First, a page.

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J Appl Microbiol. 2003;95(3):471-8.

Inhibition of Staphylococcus aureus by the commensal bacteria of human milk.

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1
Department of Applied Chemistry and Microbiology, University of Helsinki, Helsinki, Finland.

Abstract

AIMS:

To study the bacterial diversity in expressed human milk with a focus on detecting bacteria with an antimicrobial activity against Staphylococcus aureus, known as a causative agent of maternal breast infections and neonatal infections.

METHODS AND RESULTS:

Random isolates (n = 509) were collected from breast milk samples (n = 40) of healthy lactating women, genotypically identified, and tested for antimicrobial activity against Staph. aureus. Commensal staphylococci (64%) and oral streptococci (30%), with Staph. epidermidis, Strep. salivarius, and Strep. mitis as the most frequent isolates, were the predominant bacterial species in breast milk. One-fifth of Staph. epidermidis and half of Strep. salivarius isolates suppressed growth of Staph. aureus. Enterococci (Ent. faecalis), isolated from 7.5% of samples, and lactic acid bacteria (LAB) (Lactobacillus rhamnosus, Lact. crispatus, Lactococcus lactis, Leuconoctoc mesenteroides), isolated from 12.5% of samples, were also effective against Staph. aureus. One L. lactis isolate was shown to produce nisin, a bacteriocin used in food industry to prevent bacterial pathogens and spoilage.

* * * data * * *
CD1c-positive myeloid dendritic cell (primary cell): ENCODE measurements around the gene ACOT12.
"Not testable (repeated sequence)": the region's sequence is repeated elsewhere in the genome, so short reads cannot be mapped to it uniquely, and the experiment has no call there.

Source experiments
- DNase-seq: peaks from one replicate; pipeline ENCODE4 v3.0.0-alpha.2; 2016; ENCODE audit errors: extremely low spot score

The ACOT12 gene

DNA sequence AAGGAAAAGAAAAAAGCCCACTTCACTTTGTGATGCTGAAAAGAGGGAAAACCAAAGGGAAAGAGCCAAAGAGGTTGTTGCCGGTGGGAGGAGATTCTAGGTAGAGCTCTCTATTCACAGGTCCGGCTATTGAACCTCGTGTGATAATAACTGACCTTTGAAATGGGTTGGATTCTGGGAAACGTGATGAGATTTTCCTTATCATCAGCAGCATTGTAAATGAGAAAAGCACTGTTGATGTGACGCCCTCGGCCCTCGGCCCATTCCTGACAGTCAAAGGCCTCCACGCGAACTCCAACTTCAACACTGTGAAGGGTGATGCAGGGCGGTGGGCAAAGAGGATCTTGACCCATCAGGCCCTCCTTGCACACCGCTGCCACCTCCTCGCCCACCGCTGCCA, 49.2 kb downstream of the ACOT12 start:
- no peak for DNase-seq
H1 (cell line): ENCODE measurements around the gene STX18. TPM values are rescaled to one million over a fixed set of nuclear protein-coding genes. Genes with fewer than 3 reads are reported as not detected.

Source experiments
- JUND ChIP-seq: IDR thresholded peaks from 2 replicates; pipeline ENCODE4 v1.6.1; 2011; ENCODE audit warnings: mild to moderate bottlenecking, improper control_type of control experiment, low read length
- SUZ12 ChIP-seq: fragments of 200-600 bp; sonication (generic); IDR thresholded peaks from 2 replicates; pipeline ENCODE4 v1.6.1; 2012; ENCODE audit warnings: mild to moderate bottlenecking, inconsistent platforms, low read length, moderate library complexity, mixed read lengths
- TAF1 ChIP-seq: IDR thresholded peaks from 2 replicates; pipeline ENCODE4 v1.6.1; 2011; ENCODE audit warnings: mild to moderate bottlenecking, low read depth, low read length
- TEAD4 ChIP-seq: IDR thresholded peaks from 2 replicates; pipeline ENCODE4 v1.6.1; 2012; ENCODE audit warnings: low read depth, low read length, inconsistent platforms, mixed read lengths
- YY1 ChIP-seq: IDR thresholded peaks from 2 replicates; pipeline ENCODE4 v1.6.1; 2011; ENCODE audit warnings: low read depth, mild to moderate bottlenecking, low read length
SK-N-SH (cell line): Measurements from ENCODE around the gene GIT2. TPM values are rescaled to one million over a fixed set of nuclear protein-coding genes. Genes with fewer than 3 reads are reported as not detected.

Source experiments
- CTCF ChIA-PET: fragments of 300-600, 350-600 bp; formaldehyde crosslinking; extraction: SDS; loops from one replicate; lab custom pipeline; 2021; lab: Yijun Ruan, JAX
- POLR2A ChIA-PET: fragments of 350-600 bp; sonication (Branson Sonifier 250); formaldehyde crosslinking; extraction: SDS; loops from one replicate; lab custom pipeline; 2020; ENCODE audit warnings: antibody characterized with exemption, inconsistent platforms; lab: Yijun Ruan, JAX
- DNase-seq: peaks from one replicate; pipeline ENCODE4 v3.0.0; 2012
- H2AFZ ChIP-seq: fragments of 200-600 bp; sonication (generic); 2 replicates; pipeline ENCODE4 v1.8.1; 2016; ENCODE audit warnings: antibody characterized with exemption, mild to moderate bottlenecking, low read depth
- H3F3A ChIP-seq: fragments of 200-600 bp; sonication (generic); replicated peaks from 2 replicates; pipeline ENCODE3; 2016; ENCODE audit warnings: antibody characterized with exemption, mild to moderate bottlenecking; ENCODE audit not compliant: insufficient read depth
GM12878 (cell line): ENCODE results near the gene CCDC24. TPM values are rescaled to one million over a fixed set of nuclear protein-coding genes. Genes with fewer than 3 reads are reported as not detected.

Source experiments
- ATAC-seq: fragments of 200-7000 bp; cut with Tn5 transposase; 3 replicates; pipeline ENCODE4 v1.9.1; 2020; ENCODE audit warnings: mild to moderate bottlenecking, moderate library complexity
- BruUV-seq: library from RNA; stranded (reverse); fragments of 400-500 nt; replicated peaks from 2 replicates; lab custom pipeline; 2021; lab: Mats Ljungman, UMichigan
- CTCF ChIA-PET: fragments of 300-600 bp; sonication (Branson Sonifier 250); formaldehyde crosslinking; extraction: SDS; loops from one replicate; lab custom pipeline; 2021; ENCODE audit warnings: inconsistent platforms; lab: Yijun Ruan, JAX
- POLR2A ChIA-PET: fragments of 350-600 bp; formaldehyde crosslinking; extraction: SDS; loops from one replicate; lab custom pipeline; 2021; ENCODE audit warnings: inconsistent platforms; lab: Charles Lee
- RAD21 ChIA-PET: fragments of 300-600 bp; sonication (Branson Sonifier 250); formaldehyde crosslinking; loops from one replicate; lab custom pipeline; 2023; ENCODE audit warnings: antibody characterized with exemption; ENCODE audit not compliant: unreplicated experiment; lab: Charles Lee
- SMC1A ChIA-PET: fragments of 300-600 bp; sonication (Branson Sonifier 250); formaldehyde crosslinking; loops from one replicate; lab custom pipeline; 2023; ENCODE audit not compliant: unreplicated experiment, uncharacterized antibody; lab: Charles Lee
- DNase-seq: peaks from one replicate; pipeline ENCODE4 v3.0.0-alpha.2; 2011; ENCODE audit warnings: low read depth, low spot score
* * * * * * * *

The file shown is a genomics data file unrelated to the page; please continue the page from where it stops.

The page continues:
CONCLUSIONS:

Expressed breast milk contains commensal bacteria, which inhibit Staph. aureus.

SIGNIFICANCE AND IMPACT OF THE STUDY:

The strains inhibitory against the pathogen Staph. aureus have potential use as bacteriotherapeutic agents in preventing neonatal and maternal breast infections caused by this bacterium.

PMID:
12911694
[Indexed for MEDLINE]
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